Chestertown, MD, January 22, 2007 — It is one of the world's great archaeological mysteries—not to mention the springboard for much speculation and poetic license in the recent Mel Gibson movie "Apocalypto." What really did happen to Mayan civilization? What caused this sophisticated, thriving network of city-states to collapse so quickly? Archaeologist Dr. John L. Seidel will explore the most recent evidence when he presents "Apocalypse: Environment and the Collapse of the Maya" at Washington College's Litrenta Lecture Hall this Friday, January 26, at 4:30 p.m.
The ancient Maya flourished in Central America for more than 2,000 years, beginning around 1200 B.C. Known for their spectacular art, sculpture and building skills, they lived in densely packed cities throughout Mexico, Guatemala, Belize, Honduras and El Salvador. Today these sites are covered by dense rain forest, with pyramids and temples emerging from the top of the verdant canopy.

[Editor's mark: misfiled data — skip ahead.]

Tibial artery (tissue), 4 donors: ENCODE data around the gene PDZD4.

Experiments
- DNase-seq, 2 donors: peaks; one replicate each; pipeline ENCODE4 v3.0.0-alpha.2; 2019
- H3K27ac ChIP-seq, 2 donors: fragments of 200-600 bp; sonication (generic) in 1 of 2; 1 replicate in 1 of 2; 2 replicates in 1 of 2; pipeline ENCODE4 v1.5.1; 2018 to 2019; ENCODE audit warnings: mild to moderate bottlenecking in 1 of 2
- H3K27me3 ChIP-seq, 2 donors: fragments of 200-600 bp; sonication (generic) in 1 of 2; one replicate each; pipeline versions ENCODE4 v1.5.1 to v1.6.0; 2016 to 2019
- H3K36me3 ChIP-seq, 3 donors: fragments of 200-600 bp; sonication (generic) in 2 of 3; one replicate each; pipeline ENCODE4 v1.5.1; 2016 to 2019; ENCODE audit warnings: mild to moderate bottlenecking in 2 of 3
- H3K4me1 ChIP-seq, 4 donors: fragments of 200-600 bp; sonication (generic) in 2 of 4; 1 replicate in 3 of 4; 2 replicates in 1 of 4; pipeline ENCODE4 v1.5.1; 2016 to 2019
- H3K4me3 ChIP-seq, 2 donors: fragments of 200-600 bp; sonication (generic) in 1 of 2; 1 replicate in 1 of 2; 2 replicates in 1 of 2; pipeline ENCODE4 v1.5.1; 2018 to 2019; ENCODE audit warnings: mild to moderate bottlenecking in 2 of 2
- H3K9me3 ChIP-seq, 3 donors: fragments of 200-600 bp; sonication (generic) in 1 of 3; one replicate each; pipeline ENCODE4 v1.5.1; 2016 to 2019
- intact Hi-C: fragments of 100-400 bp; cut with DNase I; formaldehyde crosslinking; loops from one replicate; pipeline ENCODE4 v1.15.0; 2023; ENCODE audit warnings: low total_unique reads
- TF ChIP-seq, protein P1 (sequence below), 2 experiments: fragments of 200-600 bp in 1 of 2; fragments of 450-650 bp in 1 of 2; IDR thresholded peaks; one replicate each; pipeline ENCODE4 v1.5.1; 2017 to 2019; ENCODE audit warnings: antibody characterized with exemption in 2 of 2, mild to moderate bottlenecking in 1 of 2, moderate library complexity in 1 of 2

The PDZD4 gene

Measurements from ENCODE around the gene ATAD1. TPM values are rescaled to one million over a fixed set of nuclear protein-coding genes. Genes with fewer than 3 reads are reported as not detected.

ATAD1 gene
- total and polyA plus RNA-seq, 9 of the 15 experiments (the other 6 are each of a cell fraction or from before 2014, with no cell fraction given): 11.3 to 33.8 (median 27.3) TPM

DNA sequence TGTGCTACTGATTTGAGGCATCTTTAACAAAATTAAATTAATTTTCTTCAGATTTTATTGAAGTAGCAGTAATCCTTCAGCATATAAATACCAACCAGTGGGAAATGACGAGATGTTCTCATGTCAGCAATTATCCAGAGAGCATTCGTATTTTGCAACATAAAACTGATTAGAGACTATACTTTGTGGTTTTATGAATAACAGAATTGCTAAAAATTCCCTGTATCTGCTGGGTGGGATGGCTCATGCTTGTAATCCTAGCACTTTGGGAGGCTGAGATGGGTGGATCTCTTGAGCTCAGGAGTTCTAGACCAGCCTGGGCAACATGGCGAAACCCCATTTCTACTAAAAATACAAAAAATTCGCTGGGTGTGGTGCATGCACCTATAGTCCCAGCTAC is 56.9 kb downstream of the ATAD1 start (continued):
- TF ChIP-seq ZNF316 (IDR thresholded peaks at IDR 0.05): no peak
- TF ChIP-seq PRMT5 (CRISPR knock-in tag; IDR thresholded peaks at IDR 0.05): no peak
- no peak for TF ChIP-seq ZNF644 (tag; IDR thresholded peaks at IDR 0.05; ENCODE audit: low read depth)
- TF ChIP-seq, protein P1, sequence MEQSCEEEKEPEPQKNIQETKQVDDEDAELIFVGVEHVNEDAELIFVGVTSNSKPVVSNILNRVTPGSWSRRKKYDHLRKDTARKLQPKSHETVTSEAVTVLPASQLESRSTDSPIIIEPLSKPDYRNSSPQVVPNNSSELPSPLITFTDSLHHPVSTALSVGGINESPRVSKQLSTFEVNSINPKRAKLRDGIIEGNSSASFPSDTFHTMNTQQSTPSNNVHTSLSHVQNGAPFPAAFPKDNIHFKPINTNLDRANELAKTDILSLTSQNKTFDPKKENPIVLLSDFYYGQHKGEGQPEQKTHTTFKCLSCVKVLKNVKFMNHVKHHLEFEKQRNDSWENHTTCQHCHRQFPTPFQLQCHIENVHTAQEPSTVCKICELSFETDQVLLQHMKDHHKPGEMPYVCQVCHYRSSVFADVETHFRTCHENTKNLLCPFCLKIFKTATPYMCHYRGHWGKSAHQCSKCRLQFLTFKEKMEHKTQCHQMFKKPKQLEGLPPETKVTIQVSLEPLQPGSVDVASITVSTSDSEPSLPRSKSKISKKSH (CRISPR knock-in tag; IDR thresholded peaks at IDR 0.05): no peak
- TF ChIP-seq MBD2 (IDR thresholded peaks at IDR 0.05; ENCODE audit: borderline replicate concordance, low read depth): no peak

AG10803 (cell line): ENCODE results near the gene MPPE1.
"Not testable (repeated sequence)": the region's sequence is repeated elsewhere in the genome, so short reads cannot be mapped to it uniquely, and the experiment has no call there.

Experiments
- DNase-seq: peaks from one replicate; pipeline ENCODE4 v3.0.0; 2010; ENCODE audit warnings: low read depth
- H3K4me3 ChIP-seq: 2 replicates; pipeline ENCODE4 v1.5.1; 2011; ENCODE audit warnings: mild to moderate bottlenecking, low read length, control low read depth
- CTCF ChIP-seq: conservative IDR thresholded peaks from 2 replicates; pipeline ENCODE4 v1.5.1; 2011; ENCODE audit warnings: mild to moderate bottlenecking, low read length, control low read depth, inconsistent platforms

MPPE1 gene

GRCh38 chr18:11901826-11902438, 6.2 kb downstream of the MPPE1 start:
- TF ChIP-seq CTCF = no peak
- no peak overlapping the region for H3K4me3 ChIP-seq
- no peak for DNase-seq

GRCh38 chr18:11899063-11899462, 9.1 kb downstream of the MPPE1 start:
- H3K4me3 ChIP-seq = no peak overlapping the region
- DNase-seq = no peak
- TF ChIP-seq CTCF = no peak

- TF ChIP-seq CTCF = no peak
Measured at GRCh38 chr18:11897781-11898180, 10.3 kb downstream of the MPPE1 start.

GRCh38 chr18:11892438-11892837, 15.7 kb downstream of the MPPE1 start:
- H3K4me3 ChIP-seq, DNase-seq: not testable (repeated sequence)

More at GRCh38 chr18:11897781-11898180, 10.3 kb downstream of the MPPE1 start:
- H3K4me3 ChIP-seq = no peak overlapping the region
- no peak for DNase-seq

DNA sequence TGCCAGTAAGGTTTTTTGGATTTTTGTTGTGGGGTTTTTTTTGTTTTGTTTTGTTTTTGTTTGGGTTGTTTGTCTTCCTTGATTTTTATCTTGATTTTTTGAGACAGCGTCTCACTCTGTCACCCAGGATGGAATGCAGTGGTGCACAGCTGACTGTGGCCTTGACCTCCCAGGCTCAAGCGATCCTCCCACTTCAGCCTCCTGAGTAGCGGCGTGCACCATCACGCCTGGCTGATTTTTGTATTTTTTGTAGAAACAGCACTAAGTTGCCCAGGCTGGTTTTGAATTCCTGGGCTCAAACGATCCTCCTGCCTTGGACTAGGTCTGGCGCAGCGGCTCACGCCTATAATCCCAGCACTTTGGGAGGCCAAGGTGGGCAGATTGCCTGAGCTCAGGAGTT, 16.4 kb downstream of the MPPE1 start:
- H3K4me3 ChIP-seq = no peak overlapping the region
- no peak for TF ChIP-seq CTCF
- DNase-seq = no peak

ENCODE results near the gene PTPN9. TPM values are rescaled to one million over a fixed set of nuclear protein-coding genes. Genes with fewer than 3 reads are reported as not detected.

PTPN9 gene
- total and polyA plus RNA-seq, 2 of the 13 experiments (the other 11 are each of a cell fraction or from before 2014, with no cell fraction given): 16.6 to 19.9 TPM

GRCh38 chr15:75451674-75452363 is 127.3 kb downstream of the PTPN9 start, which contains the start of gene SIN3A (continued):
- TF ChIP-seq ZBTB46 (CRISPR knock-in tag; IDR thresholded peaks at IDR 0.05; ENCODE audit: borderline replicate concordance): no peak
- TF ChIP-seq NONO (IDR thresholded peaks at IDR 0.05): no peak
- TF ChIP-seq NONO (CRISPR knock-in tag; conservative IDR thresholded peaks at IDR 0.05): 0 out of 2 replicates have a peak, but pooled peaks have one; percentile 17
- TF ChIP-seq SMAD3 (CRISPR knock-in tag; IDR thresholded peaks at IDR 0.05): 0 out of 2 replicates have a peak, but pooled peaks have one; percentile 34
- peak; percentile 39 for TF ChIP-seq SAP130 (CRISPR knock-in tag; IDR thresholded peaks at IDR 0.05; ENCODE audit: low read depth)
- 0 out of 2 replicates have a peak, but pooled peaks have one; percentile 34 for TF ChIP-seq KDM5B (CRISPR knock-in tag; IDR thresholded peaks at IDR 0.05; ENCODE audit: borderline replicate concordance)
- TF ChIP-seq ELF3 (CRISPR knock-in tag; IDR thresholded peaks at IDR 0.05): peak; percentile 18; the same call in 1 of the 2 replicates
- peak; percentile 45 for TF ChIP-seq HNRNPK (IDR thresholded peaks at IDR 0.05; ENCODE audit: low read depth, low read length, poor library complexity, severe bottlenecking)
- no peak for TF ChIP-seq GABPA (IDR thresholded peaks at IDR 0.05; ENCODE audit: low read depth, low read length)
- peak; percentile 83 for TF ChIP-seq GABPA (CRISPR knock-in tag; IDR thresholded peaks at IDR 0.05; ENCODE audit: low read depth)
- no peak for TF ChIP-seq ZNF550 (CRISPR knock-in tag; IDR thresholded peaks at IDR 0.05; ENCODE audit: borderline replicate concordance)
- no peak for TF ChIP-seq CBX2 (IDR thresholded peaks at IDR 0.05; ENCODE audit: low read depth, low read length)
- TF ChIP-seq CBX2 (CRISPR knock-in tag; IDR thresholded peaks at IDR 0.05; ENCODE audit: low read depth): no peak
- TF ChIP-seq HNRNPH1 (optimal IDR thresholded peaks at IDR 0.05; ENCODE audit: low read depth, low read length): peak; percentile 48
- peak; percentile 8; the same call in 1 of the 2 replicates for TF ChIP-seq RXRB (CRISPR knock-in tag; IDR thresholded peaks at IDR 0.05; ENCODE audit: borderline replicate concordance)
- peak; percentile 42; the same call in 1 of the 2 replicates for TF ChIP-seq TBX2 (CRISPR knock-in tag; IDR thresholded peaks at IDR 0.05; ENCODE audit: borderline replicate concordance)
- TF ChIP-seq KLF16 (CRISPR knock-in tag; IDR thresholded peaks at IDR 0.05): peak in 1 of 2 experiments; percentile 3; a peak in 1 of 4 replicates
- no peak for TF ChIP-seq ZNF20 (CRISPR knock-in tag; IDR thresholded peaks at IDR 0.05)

Apocalyptic events seem to have overtaken the Classic Maya at about 800-900 A.D. Many of their cities were abandoned, populations crashed and the civilization collapsed. What happened to these impressively accomplished people? How is it that one of the world's great civilizations came to such an abrupt end?
Dr. John L. Seidel, Interim Director of Washington College's Center for the Environment & Society, is a specialist in Mayan studies. He recently returned from his latest Central American sojourn, visiting ancient ruins and delivering lectures on Mayan archaeology.
Litrenta Lecture Hall is in the John S. Toll Science Center. Admission to "Apocalypse: Environment and the Collapse of the Maya" is free and open to the public. For more information, call 410-810-7161.